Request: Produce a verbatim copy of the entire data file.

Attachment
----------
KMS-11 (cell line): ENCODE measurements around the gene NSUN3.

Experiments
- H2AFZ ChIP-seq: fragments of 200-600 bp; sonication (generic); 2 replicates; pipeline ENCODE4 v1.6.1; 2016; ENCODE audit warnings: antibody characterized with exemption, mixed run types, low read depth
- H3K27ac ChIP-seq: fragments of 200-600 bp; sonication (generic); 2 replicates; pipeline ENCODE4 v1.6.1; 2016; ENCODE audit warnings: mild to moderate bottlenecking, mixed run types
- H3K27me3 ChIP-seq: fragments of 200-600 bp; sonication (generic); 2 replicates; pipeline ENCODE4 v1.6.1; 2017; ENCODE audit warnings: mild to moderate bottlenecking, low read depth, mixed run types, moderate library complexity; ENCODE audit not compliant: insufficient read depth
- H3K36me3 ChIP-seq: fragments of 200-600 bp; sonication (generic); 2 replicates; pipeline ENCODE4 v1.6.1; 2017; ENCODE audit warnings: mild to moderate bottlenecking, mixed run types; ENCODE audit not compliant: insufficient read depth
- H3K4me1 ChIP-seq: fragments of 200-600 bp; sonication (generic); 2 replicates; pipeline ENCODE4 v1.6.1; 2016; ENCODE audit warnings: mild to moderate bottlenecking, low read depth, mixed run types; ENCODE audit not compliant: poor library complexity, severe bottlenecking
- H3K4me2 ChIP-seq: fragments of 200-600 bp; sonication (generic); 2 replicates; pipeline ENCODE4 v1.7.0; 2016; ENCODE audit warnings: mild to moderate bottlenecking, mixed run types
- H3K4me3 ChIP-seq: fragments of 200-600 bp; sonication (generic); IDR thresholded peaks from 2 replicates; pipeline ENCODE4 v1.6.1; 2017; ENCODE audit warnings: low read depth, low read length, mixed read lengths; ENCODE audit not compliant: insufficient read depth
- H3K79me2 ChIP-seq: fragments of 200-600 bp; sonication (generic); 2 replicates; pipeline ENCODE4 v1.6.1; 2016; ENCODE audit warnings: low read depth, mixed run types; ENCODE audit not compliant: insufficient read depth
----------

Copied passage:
KMS-11 (cell line): ENCODE measurements around the gene NSUN3.

Experiments
- H2AFZ ChIP-seq: fragments of 200-600 bp; sonication (generic); 2 replicates; pipeline ENCODE4 v1.6.1; 2016; ENCODE audit warnings: antibody characterized with exemption, mixed run types, low read depth
- H3K27ac ChIP-seq: fragments of 200-600 bp; sonication (generic); 2 replicates; pipeline ENCODE4 v1.6.1; 2016; ENCODE audit warnings: mild to moderate bottlenecking, mixed run types
- H3K27me3 ChIP-seq: fragments of 200-600 bp; sonication (generic); 2 replicates; pipeline ENCODE4 v1.6.1; 2017; ENCODE audit warnings: mild to moderate bottlenecking, low read depth, mixed run types, moderate library complexity; ENCODE audit not compliant: insufficient read depth
- H3K36me3 ChIP-seq: fragments of 200-600 bp; sonication (generic); 2 replicates; pipeline ENCODE4 v1.6.1; 2017; ENCODE audit warnings: mild to moderate bottlenecking, mixed run types; ENCODE audit not compliant: insufficient read depth
- H3K4me1 ChIP-seq: fragments of 200-600 bp; sonication (generic); 2 replicates; pipeline ENCODE4 v1.6.1; 2016; ENCODE audit warnings: mild to moderate bottlenecking, low read depth, mixed run types; ENCODE audit not compliant: poor library complexity, severe bottlenecking
- H3K4me2 ChIP-seq: fragments of 200-600 bp; sonication (generic); 2 replicates; pipeline ENCODE4 v1.7.0; 2016; ENCODE audit warnings: mild to moderate bottlenecking, mixed run types
- H3K4me3 ChIP-seq: fragments of 200-600 bp; sonication (generic); IDR thresholded peaks from 2 replicates; pipeline ENCODE4 v1.6.1; 2017; ENCODE audit warnings: low read depth, low read length, mixed read lengths; ENCODE audit not compliant: insufficient read depth
- H3K79me2 ChIP-seq: fragments of 200-600 bp; sonication (generic); 2 replicates; pipeline ENCODE4 v1.6.1; 2016; ENCODE audit warnings: low read depth, mixed run types; ENCODE audit not compliant: insufficient read depth